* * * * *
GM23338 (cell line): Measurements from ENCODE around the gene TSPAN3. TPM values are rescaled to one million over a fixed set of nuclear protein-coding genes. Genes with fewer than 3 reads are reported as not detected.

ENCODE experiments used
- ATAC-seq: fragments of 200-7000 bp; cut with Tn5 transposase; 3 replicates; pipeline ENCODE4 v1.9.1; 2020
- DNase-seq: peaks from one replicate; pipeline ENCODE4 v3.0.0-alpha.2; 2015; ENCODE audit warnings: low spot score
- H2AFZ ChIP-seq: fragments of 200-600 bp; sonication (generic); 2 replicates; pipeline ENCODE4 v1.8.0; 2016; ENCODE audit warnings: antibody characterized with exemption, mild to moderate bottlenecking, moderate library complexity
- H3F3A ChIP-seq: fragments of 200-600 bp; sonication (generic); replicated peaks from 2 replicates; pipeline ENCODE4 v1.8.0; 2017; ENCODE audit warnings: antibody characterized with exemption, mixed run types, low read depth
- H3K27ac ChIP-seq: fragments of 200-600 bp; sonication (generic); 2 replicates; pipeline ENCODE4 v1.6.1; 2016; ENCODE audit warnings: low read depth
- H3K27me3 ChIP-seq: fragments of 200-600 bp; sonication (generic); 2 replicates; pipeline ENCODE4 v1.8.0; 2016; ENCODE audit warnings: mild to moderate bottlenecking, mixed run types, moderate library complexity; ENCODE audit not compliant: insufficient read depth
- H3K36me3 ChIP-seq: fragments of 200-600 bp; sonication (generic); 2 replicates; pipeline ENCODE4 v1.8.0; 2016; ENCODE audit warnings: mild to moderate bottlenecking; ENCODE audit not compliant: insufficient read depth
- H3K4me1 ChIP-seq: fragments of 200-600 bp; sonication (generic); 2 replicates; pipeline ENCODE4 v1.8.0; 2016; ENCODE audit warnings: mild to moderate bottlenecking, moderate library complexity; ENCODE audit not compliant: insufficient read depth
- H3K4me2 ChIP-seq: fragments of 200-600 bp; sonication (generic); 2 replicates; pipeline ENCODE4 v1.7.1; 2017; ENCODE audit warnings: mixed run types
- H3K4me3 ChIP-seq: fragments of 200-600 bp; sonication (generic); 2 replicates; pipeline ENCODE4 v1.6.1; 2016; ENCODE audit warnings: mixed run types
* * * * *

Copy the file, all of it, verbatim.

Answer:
GM23338 (cell line): Measurements from ENCODE around the gene TSPAN3. TPM values are rescaled to one million over a fixed set of nuclear protein-coding genes. Genes with fewer than 3 reads are reported as not detected.

ENCODE experiments used
- ATAC-seq: fragments of 200-7000 bp; cut with Tn5 transposase; 3 replicates; pipeline ENCODE4 v1.9.1; 2020
- DNase-seq: peaks from one replicate; pipeline ENCODE4 v3.0.0-alpha.2; 2015; ENCODE audit warnings: low spot score
- H2AFZ ChIP-seq: fragments of 200-600 bp; sonication (generic); 2 replicates; pipeline ENCODE4 v1.8.0; 2016; ENCODE audit warnings: antibody characterized with exemption, mild to moderate bottlenecking, moderate library complexity
- H3F3A ChIP-seq: fragments of 200-600 bp; sonication (generic); replicated peaks from 2 replicates; pipeline ENCODE4 v1.8.0; 2017; ENCODE audit warnings: antibody characterized with exemption, mixed run types, low read depth
- H3K27ac ChIP-seq: fragments of 200-600 bp; sonication (generic); 2 replicates; pipeline ENCODE4 v1.6.1; 2016; ENCODE audit warnings: low read depth
- H3K27me3 ChIP-seq: fragments of 200-600 bp; sonication (generic); 2 replicates; pipeline ENCODE4 v1.8.0; 2016; ENCODE audit warnings: mild to moderate bottlenecking, mixed run types, moderate library complexity; ENCODE audit not compliant: insufficient read depth
- H3K36me3 ChIP-seq: fragments of 200-600 bp; sonication (generic); 2 replicates; pipeline ENCODE4 v1.8.0; 2016; ENCODE audit warnings: mild to moderate bottlenecking; ENCODE audit not compliant: insufficient read depth
- H3K4me1 ChIP-seq: fragments of 200-600 bp; sonication (generic); 2 replicates; pipeline ENCODE4 v1.8.0; 2016; ENCODE audit warnings: mild to moderate bottlenecking, moderate library complexity; ENCODE audit not compliant: insufficient read depth
- H3K4me2 ChIP-seq: fragments of 200-600 bp; sonication (generic); 2 replicates; pipeline ENCODE4 v1.7.1; 2017; ENCODE audit warnings: mixed run types
- H3K4me3 ChIP-seq: fragments of 200-600 bp; sonication (generic); 2 replicates; pipeline ENCODE4 v1.6.1; 2016; ENCODE audit warnings: mixed run types